Advanced technical procedures were also developed involving shortwave radio communications, large scale telephone and microphone surveillance and new photographic techniques. Hoover’s investigators were soon on the move headed for South America and Asia to track down leads in what became known as the “Ducase.” The three-fold goal: build a prosecutable case, lift the veil of secrecy shrouding German intelligence collection in the Western Hemisphere, and neutralize foreign espionage by controlling their agents in the US.
Within weeks of his first meeting with the FBI, having gained the confidence of Stein, Roeder, Duquesne, and Lang, Sebold established that they were Abwehr agents. J. Edgar Hoover quietly confirmed for President Franklin Roosevelt that the secrets of the Norden Bombsight had been in German hands since 1938.
Over the next three months FBI agents scoured New York for the parts needed to build a working shortwave radio. By early spring the equipment had been installed in a two-room bungalow overlooking the Long Island hamlet of Centerport on the edge of Long Island Sound.
On May 18, 1940, following repeated unsuccessful transmissions, the Centerport radio station crackled to life when Hamburg signaled receipt of a message and the Abwehr’s eagerness to communicate with Sebold. Over the next fourteen months the two stations exchanged more than seven hundred messages producing a windfall of intelligence for American authorities.
Information requirements received at Centerport offered American officials unique insights into Germany’s knowledge gaps about US military activities. Monthly production figures for aircraft rolling off America’s assembly lines and shipments of planes to England were a high priority. Convoy locations, departure schedules and destinations were also vital for Germany’s U-Boat campaign in the Atlantic, as were details about ships like the French liner Normandie and the aircraft carrier Saratoga, suspected of ferrying planes to Great Britain.
Centerport station confirmed what had long been suspected–the intelligence sharing relationship between Germany and Japan. It occurred when Sebold and Roeder met with Takeo Ezima, a Japanese naval officer with diplomatic immunity who had been assigned to New York since 1938. Investigation of Ezima led to Kanegoro Koike, an obscure official at the Japanese consulate in New York, who was found to be the “paymaster of the Imperial Japanese Navy.”3
Along with this intelligence bonanza came an unexpected problem that had to be addressed. Sebold was pivotal to the success of the investigation and to remain believable to the Abwehr he had to pass accurate information to them – information that could be detrimental to Allied interests. In essence then, the question was what intelligence could be safely transmitted to maintain Sebold’s deception without endangering American lives and material.
A top-secret information clearance committee was formed that would make complicated and often risky judgements on what secrets to place in German hands and when to do it. As the case progressed certain facts and figures were deemed too sensitive for passage while other data was cleared with ease. In still others, for example, specifics of Atlantic convoys, the committee authorized passage, yet delayed sufficiently in transmission to allow time for rerouting ships out of harm’s way. This clearance system, which was expanded and further refined during the Second World War, became a fixture of the American intelligence process for decades to come.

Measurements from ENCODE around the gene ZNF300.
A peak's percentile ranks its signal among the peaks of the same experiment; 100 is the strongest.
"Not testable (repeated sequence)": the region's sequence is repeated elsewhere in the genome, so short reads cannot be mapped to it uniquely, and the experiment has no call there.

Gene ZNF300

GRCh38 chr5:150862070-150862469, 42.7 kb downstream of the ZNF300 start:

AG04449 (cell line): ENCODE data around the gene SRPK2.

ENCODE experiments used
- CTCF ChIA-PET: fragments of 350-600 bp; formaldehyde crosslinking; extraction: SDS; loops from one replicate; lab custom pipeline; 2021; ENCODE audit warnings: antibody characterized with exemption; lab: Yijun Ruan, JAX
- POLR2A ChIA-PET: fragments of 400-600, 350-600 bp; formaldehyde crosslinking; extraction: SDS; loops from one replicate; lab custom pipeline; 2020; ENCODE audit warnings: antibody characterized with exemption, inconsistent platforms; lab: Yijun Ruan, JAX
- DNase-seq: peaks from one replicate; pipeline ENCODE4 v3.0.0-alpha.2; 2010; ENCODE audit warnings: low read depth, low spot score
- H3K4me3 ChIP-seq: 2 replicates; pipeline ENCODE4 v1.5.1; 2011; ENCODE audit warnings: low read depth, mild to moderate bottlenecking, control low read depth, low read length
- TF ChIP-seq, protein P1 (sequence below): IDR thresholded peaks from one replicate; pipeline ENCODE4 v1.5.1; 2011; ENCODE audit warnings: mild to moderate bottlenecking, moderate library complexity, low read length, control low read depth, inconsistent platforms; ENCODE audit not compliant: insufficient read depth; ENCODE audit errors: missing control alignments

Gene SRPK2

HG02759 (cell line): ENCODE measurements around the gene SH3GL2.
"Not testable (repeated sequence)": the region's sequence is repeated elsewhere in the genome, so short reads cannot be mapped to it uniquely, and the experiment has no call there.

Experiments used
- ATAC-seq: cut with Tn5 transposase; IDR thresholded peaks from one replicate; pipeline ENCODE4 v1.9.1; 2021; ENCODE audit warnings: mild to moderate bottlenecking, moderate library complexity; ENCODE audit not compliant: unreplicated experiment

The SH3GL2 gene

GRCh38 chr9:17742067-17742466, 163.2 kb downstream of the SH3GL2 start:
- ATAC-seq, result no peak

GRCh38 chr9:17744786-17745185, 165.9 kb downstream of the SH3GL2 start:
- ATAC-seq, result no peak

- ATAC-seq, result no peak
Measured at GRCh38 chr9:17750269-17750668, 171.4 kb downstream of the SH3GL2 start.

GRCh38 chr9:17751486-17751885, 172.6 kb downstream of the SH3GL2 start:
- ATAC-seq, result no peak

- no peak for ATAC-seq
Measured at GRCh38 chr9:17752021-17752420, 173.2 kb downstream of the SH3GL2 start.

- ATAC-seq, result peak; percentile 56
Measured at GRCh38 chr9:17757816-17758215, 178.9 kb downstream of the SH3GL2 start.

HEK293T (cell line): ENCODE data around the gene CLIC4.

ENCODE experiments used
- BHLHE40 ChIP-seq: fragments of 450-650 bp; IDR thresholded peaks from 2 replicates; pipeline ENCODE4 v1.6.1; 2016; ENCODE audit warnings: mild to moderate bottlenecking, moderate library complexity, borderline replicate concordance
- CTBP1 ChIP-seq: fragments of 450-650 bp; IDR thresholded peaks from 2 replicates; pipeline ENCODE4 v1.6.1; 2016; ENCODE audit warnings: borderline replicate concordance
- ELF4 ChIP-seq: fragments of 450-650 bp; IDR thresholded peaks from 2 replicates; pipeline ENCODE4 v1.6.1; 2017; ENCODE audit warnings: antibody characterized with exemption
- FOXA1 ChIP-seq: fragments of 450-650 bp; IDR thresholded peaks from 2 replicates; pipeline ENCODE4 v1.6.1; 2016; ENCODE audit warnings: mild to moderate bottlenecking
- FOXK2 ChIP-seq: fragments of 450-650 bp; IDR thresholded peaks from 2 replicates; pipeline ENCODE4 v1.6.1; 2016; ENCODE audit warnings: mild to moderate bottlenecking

One constant headache for the Abwehr was timely transmittal of payments to its American agents. So acute did the problem become that Berlin made the fatal error of asking Sebold for ideas. He proposed the creation of a phony business under his control called the Diesel Research Company. This would allow him to open a legitimate bank account in New York through which a Nazi controlled company could wire funds that he could draw on to make his payments. The concept was immediately accepted in November 1940 making Sebold both the communications link with Germany and its paymaster.
His new midtown Manhattan office soon witnessed German spies disgorging a steady stream of secrets to Sebold in exchange for cash as FBI agents carefully listened through paper thin walls and hidden cameras recorded the action on film for later display to a jury. The long line of interesting characters came from four separate espionage rings independently operating in the US. Among the thirty-three indicted spies were couriers working as ship crew members, a bookkeeper, a businessman from Detroit, a California dentist, the head of Abwehr’s American Marine Division, an airline steward, the owner of a gambling casino along with Stein, Duquesne, Roeder, Lang and dozens of others.
A surprising benefit of this case, not discovered until after the war, occurred following the dragnet arrests beginning on June 29, 1941. German charges d’affaires in Washington, Hans Thomsen, caught off guard by the arrests, had no idea that the spying operation was under way. In a blistering cable to Berlin the furious diplomat minced no words in unleashing his frustration about what he called “such poorly organized operations.” Still not satisfied, Thomsen issued a prophetic warning to his foreign ministry bosses. The irresponsible actions of Hitler’s spies “most likely have not benefited our conduct of the war,” and “may cost us the last remnants of sympathy which we can still muster here in circles, whose political opposition is of interest to us.”4
While Edward Logan’s pronouncement certainly was the “First Victory,” the Allies still faced a bloody three-and-a-half-year conflict against Hitler’s Wehrmacht. But with the verdict, the march to victory had made a formidable start. The Abwehr never recovered from Sebold’s selflessness and courage. The back of German espionage had been broken. Until the end of the war in Europe, Hitler and his Nazi war machine remained blind and deaf to America’s strategic war making plans, production, and strategies.
1. Peter Duffy, Double Agent. New York: Scribner, 2014, 2.
2. Double Agent, 140-141.
3. Raymond J. Batvinis, The Origins of FBI Counterintelligence. Lawrence, Kansas: University Press of Kansas, 2007, 247.
4. The Origins, 255.
Author expresses his appreciation to Peter Duffy for permission to use the Sebold and Ellsworth photos.